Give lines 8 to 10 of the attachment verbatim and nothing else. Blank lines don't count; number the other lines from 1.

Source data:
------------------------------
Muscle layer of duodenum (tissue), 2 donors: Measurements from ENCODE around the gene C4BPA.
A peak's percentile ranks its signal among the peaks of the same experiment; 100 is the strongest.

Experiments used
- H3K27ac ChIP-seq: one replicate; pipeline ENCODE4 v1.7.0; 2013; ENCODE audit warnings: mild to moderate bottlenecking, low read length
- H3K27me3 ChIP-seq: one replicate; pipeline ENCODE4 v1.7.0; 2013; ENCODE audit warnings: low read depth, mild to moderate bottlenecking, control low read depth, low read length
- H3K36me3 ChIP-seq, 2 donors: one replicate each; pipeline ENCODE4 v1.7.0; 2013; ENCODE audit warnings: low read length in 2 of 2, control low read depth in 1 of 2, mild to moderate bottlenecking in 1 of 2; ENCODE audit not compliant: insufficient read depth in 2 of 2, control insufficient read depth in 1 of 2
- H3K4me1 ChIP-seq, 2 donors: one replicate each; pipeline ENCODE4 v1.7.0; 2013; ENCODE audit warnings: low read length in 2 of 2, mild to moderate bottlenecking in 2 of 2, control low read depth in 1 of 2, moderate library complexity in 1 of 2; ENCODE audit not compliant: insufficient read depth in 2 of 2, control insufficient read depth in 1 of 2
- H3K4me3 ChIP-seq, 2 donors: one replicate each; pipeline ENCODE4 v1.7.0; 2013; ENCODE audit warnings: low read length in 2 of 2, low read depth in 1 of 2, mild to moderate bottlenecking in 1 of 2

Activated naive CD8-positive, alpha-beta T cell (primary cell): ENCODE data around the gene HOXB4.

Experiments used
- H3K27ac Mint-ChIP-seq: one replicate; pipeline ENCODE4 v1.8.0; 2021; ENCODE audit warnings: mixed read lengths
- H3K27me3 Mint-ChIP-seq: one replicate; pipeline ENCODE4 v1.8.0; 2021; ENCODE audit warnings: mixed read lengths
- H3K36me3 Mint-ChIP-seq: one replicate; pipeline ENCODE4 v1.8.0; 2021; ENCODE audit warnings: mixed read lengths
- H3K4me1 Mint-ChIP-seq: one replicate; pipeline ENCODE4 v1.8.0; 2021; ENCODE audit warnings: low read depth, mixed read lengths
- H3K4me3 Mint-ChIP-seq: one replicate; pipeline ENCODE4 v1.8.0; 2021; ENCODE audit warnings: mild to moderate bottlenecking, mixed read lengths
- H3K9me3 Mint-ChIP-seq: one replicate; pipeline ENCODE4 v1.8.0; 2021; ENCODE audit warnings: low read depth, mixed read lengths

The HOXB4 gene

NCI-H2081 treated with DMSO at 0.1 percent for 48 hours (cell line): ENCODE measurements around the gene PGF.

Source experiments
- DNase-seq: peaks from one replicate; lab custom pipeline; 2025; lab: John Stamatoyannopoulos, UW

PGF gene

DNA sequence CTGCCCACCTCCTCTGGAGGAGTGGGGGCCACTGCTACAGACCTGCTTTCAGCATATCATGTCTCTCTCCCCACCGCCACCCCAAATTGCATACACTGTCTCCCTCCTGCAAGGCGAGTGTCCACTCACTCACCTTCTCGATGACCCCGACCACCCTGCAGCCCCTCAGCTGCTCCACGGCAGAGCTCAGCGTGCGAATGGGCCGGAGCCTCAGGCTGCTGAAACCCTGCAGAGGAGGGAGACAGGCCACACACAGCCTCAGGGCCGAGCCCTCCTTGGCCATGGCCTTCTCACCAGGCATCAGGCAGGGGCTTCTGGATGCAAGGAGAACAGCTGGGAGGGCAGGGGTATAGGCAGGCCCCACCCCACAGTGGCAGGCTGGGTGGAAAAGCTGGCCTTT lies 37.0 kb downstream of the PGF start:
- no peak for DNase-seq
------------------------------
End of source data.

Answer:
- H3K4me3 ChIP-seq, 2 donors: one replicate each; pipeline ENCODE4 v1.7.0; 2013; ENCODE audit warnings: low read length in 2 of 2, low read depth in 1 of 2, mild to moderate bottlenecking in 1 of 2

Activated naive CD8-positive, alpha-beta T cell (primary cell): ENCODE data around the gene HOXB4.

Experiments used